Sarah’s multi-faceted career is that of an actor, voice teacher, communication coach and voiceover talent. Everything having to do with communication and artistic expression fascinates her.
Writing is also an important part of her life. She was delighted to find that when she began working on her speaking voice all those years ago, writing of all types flowed with so much more ease. She has since worked with a few writers on their speaking voices and they have consistently said that doing a voice warm-up before writing really helps.
See below for more about her writing and to read a sample of her ‘Corona Poems.’
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In 2009, Sarah’s short story “CRAVING CLEANLINESS” was one of ten finalist entries out of more than 500 submissions in an international
In the fall of 2020, Sarah published an article about voice in the internationally distributed academic journal Voice & Speech Review
In 2009, Sarah’s short story “CRAVING CLEANLINESS” was one of ten finalist entries out of more than 500 submissions in an international literary competition, The Sheldon Currie Fiction Prize for ‘The Antigonish Review.’ In 2020, her story “FORGETTING” was long-listed in a competition run by ‘The Masters Review.’ Although not yet published, she has written a novel and almost twenty short stories in total. She produced an evening of readings by ‘not-yet published’ novelists at The Free Times Cafe in Toronto in 2009. The MC for the event was actor/playwright/author Diane Flacks, who also contributed with a reading of her own.
In the fall of 2020, Sarah published an article about voice in the internationally distributed academic journal ‘Voice & Speech Review‘ edited by Rockford Sansom, produced by VASTA (Voice & Speech Trainers’ Association, of which she is a member) and published by Taylor & Francis Group. Her article, ‘Reflections on Voice: The Ripple Effects of a Free Voice’ can be viewed by fellow VASTA members at no charge. Interested non-members, feel free to email Sarah at email@example.com to request a link to read the article.
Writing to Survive
Sarah filled dozens and dozens of notebooks with daily impressions of life in New York City when the twin towers came down. She was living in Manhattan at the time, having re-located there to observe Kristin Linklater teach voice to the MFA Acting students at Columbia University. Sarah journaled copiously throughout her five years of voice teacher training, but never more so than in 2001.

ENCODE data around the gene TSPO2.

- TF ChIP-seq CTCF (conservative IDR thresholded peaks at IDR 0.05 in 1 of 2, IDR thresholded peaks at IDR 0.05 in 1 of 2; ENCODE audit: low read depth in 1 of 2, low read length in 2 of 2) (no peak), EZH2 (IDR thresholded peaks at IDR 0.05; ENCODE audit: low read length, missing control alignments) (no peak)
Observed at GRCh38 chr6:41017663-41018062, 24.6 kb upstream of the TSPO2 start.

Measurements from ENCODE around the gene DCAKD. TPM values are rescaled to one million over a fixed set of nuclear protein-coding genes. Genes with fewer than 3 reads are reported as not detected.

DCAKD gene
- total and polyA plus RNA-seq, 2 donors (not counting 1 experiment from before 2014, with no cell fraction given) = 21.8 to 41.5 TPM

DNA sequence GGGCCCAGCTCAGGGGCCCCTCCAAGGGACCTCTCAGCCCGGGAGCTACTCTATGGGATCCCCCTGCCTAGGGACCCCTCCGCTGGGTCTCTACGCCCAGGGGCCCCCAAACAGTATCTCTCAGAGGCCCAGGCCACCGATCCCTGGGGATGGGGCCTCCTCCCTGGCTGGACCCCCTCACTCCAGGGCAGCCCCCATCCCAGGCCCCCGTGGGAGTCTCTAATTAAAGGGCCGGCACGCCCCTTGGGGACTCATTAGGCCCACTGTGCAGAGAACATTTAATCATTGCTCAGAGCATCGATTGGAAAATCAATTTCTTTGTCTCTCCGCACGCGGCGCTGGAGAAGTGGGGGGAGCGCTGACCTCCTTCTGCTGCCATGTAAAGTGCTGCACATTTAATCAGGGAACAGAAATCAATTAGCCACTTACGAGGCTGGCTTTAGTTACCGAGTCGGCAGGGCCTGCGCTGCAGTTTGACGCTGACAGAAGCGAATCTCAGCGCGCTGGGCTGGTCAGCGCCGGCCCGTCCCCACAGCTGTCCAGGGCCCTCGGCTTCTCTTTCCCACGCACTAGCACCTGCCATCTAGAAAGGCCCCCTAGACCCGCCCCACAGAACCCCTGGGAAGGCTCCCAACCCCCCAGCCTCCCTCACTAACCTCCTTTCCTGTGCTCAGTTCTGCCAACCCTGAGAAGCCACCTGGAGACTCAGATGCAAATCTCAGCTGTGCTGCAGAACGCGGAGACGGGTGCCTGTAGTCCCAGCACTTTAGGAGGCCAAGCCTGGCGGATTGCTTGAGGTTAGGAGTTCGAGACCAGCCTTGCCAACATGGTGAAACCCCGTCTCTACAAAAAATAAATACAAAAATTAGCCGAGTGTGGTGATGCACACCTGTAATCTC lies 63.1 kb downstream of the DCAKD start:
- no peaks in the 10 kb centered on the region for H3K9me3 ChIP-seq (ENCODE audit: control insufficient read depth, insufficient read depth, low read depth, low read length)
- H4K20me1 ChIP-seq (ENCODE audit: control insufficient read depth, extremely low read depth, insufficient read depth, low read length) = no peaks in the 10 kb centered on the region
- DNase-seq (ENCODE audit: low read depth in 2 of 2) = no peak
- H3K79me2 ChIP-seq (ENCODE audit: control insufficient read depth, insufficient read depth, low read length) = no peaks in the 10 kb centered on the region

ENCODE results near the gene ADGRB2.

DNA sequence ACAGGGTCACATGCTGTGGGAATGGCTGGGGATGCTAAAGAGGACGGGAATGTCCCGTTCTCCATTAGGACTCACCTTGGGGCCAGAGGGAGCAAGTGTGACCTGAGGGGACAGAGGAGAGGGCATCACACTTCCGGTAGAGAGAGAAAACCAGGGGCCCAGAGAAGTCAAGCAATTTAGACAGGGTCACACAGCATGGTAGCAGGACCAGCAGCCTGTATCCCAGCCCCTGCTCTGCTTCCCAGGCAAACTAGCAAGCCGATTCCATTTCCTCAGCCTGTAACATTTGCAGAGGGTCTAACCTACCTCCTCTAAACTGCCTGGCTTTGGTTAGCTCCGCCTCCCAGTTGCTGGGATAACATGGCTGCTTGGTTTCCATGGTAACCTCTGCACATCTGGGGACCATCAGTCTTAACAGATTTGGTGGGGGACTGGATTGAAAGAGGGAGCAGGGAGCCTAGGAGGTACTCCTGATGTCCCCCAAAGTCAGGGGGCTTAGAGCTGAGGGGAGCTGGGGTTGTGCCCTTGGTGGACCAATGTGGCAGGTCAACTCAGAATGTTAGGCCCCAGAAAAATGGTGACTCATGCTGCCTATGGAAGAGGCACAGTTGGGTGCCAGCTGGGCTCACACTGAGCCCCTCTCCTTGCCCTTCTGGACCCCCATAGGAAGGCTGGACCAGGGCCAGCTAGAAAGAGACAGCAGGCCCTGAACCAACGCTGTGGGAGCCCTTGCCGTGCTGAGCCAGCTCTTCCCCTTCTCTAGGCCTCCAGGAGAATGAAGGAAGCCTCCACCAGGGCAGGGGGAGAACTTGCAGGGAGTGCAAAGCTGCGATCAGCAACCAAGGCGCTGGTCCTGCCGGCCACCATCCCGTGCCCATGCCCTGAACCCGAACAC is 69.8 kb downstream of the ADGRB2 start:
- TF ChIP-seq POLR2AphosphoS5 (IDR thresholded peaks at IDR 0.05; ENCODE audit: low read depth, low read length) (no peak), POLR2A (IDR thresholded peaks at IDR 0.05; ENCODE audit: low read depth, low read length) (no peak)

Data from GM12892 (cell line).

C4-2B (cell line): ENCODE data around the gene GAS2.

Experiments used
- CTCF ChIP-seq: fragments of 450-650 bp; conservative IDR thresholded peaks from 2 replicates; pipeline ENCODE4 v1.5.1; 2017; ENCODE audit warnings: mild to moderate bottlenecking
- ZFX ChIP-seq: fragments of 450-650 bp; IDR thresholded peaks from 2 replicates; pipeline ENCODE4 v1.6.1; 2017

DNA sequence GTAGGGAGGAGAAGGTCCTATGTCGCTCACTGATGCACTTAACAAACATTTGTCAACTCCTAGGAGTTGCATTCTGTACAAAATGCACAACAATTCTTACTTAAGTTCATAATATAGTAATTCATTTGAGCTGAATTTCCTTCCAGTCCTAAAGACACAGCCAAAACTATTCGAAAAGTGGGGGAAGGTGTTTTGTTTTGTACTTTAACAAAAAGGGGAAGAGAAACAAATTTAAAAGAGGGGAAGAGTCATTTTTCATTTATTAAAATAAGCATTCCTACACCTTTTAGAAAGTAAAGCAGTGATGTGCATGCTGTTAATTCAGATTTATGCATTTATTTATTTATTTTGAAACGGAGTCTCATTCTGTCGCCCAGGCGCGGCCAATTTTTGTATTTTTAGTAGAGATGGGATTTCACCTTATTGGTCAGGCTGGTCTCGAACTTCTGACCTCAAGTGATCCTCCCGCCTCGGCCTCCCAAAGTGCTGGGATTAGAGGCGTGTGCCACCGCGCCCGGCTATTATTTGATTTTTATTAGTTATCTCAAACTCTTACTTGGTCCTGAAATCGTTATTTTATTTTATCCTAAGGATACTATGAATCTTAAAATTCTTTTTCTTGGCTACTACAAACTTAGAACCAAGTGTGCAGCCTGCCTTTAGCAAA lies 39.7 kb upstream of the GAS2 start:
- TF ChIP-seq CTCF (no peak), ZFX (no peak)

Almost every night for three months she fell asleep with her pen and notebook in her lap, as she tried to document in words every single moment of her waking life. She took photos of military personnel, fire fighters and rescue workers – with their permission – when they were leaving Ground Zero for a break from their gruelling, gruesome work. She sat for hours at her local coffee shop, writing about the photos and flowers and candles that festooned fire stations and parks, about conversations overheard at pop-up outdoor jazz concerts, about violent, vengeful graffiti showing up on buildings, about tacky 911 posters, placemats and souvenirs that were being bought and sold within 24 hours of the catastrophe. She wrote about the minutiae of life continuing for Central Park squirrels, about the noticeable lack of ‘cat-calls’ on the NYC streets for almost a week, usually a constant part of the city’s soundscape for young women, brought into relief by its temporary absence. She wrote about her struggle to find work, as all the hospitality ‘day-jobs’ usually staffed by actors had disappeared, and about a surreal job interview for a catering company in the Ground-Zero area, during which one of the young kitchen staff learned that his grandmother’s remains had been found. He interrupted the interview to ask to go home to be with his mom, and of course his employer granted his request, asking only that he ‘punch out’ first. The radio played in the background as he spoke to his boss, as it did almost everywhere in the city in the early days, keeping people informed and connected as it has since its invention whenever crisis hits the world.
She wrote down the words she heard spoken by a young man who barely escaped with his life from the third tower moments before it also crumpled to earth. He ran out of the building after seeing people through his office window jump to their deaths to escape the fire ravaging the top of one of the twin towers.
The taste and smell of metal, glass and people that turned to ash in a heartbeat thickened the air for weeks and no scarves or masks could keep it at bay. She wrote to survive emotionally, to remember the details forever and to honour the pain that was palpable in the air and stuck in the back of her throat.
In 2020, the need to write to survive emotionally again took hold, this time in the form of short poems that occurred so often, and with such force, that if she did not write them down, her head hurt. She could feel the band of pressure around her forehead release as she wrote.
Am I important?
The world is small and too big.
My backyard is all.